There is a discussion going on right now on a member Facebook page with members arguing that God's foreknowledge is both calvinism (and therefore can't be true) and also not Calvinism (and therefore true).  And then there is a subgroup of people who argue that God doesn't know everything we will do, because that is unknowable, but He does know everything that can be known, and that's why He's described as all-knowing.

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34 minutes ago, JLHPROF said:

No argument.
Now, tell me how the transfer of sin worked?

By the power of empathy, my friend.  Our Lord felt what it felt like to lose that spiritual closeness/connection to our Father... a closeness/connection that he had always had with him prior to that moment of distance/separation... a distance/separation most of us have become accustomed to and think of as normal or how we are supposed to feel... but which for him was so painful to both his spirit and his physical body...combined as they were and as we are when we are mortal... that he felt that pain and it hurt him so much that it caused him to bleed from the inside out.

That's how, if you can comprehend what I am describing with mere words in this online chat bubble with you.

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52 minutes ago, Ahab said:

By the power of empathy, my friend.  Our Lord felt what it felt like to lose that spiritual closeness/connection to our Father... a closeness/connection that he had always had with him prior to that moment of distance/separation... a distance/separation most of us have become accustomed to and think of as normal or how we are supposed to feel... but which for him was so painful to both his spirit and his physical body...combined as they were and as we are when we are mortal... that he felt that pain and it hurt him so much that it caused him to bleed from the inside out.

That's how, if you can comprehend what I am describing with mere words in this online chat bubble with you.

You crack me up.  Thanks.  😄

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17 hours ago, JLHPROF said:

No argument.
Now, tell me how the transfer of sin worked?

Although I haven’t had what I’m about to describe happen much lately, for a significant portion of my life I would frequently have very vivid dreams in which I committed very serious sins, and it all seemed so real, deeply impactful and psychologically traumatizing that I would, quite literally, suffer the exquisite pains of a damned soul. Please understand that at no time in my waking hours was I ever guilty of committing the grievous sins that I thought I was guilty of committing in these horrific nightmares.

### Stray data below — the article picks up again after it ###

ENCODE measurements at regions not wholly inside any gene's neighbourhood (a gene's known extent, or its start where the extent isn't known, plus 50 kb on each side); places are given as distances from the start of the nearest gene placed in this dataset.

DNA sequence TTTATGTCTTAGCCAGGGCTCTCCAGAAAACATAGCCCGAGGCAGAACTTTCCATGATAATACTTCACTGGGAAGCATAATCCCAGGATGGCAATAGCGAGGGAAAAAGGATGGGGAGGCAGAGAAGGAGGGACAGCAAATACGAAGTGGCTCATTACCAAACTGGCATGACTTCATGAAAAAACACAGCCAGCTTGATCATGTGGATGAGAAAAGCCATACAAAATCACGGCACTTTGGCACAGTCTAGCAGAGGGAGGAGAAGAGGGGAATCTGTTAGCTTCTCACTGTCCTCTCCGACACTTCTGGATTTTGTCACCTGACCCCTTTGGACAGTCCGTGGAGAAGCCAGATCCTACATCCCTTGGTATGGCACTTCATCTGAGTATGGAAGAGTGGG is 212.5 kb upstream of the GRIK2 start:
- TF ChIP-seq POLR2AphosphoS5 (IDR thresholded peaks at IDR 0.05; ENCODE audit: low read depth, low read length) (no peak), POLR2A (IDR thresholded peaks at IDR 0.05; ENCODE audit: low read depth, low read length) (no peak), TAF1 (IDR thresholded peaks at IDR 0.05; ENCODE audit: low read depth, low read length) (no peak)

The intense shame, guilt, regret and remorse of conscience combined to generate such overwhelming  emotional agony that, like Alma the younger, I fervently wished I could become extinct and no longer exist as a sentient being. It was all so very real that when I would finally awake it would often take several minutes of torturous mental processing before I would come to the blessed realization that what I had experienced was just another one of my dark dreams and that I wasn’t guilty, at least not in my waking hours, of committing those dreadful crimes against God that made living within my own mind a living hell. In one instance, it took me a good hour after waking before finally realizing I never committed the sin for which I had been suffering so terribly.

 I solemnly testify that a human being is capable of suffering most severely for sins that he never committed, and it’s all so real it’s as if he actually did commit those terrible crimes against God and man. It still haunts me to this day and causes me to wonder. As a consequence, I have zero doubt that the Savior’s infinite and eternal capacity for empathy made it possible for him to have dark visions in which in which he was made feel as if he was the very vilest of all sinners. To me, there’s no mystery at all as to how the transfer worked.

Edited by teddyaware
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12 hours ago, JLHPROF said:

No argument.
Now, tell me how the transfer of sin worked?

Thermodynamics illustrates the atonement for me.

The fall and sin introduces disorder and increases entropy of a system.

"Work"(the scientific definition) must be done to removed disorder from the system to achieve a more ordered state.

The system does not differentiate if all the work must be done internal to it or external(via proxy)to it. It simply increases in order as it loses entropy via work.

We end up having to do the "work" ourselves if we are not prepared to let the Saviour assist through the atonement. At least some work must still be performed internal to the system, we call that repentance. 

Edited by gav
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4 hours ago, gav said:

Thermodynamics illustrates the atonement for me.

The fall and sin introduces disorder and increases entropy of a system.

"Work"(the scientific definition) must be done to removed disorder from the system to achieve a more ordered state.

The system does not differentiate if all the work must be done internal to it or external(via proxy)to it. It simply increases in order as it loses entropy via work.

We end up having to do the "work" ourselves if we are not prepared to let the Saviour assist through the atonement. At least some work must still be performed internal to the system, we call that repentance.